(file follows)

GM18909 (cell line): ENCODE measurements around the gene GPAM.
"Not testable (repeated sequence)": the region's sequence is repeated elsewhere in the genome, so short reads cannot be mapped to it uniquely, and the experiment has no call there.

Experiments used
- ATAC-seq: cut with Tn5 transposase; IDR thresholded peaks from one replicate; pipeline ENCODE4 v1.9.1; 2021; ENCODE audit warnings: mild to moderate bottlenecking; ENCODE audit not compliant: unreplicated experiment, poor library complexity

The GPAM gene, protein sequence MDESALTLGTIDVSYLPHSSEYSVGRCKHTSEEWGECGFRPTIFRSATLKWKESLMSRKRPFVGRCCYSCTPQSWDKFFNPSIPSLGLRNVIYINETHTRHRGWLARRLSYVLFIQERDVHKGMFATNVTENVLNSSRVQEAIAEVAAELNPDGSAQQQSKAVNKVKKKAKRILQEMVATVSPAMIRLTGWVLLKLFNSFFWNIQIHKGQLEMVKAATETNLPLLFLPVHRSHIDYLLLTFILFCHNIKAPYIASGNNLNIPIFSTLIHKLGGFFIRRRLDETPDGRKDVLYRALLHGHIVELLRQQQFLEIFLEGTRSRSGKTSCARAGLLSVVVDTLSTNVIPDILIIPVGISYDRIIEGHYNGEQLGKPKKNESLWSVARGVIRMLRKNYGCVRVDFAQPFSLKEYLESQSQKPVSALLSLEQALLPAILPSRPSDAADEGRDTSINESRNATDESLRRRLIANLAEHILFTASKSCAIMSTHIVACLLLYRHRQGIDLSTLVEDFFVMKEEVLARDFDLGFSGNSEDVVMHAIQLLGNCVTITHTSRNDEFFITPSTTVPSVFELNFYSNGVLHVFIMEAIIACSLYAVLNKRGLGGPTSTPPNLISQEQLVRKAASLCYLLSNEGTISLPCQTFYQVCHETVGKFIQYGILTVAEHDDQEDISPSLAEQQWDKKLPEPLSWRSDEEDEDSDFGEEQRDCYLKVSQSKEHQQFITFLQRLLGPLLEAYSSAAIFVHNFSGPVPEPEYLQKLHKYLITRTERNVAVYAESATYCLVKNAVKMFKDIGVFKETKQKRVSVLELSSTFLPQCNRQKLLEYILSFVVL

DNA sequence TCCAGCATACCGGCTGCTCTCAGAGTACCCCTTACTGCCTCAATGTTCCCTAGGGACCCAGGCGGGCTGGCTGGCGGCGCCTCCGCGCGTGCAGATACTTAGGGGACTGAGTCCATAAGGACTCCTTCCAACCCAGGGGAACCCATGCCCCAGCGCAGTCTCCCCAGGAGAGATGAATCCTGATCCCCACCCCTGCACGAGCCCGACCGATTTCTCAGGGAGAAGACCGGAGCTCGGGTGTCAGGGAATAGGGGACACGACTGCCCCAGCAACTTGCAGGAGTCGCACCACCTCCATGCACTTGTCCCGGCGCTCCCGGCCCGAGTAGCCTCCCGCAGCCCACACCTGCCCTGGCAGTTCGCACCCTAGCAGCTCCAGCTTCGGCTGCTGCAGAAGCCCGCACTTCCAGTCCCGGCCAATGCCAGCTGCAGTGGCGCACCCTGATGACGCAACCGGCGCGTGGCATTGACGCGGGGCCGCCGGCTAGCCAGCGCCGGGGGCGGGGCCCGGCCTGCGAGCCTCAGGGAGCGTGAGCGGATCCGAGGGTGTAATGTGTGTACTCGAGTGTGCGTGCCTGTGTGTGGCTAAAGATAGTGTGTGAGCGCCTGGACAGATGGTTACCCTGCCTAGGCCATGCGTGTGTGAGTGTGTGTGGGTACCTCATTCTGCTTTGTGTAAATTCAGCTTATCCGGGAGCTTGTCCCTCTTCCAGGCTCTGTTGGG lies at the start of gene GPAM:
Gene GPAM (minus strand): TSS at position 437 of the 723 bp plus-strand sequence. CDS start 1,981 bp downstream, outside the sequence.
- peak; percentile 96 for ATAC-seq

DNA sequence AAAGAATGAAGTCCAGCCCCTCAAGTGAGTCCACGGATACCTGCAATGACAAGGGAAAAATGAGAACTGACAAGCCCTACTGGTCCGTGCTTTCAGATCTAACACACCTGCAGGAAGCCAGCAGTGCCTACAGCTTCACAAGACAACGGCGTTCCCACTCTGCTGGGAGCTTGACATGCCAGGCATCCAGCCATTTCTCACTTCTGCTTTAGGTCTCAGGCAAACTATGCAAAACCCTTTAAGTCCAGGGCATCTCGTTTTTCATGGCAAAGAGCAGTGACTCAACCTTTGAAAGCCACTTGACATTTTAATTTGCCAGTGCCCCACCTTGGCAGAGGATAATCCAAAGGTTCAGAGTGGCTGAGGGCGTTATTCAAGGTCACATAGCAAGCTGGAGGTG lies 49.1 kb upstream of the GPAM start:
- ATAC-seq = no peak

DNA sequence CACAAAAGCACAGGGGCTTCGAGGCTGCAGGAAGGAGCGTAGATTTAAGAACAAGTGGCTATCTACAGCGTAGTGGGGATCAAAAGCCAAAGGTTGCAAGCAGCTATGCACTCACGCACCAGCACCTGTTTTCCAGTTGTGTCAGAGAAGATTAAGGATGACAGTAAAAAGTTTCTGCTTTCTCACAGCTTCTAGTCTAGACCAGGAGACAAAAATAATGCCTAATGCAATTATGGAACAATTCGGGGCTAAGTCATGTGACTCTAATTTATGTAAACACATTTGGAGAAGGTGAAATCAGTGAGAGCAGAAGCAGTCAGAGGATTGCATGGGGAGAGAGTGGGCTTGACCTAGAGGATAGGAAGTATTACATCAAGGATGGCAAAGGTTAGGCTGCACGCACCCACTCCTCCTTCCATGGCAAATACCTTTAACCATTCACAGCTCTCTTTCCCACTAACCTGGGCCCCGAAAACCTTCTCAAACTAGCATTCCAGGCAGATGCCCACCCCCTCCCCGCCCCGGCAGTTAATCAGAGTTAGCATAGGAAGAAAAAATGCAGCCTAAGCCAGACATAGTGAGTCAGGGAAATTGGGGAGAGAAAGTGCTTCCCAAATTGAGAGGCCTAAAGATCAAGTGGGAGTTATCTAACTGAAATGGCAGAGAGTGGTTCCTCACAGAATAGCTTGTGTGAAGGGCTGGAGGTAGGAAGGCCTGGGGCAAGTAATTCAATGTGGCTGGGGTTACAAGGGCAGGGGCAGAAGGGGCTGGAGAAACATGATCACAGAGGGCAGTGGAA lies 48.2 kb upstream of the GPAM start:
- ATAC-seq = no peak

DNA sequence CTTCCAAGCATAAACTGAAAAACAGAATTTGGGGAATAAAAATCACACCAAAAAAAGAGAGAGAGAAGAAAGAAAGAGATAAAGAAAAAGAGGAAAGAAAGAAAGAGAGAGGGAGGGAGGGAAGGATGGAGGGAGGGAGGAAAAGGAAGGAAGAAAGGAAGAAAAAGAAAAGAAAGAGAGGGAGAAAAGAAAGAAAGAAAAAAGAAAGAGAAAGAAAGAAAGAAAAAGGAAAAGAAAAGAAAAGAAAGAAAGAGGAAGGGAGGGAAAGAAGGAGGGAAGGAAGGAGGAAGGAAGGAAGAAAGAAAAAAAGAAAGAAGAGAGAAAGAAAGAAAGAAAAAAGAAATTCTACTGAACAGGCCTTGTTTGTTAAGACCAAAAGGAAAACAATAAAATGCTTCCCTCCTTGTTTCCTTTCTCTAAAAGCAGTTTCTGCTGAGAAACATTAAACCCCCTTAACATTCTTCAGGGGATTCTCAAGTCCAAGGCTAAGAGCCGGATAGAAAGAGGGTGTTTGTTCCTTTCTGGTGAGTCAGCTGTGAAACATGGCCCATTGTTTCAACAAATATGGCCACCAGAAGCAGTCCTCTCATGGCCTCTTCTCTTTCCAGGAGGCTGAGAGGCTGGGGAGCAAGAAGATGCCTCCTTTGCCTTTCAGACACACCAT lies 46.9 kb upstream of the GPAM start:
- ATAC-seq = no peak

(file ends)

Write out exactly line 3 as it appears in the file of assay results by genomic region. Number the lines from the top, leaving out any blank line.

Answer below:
Experiments used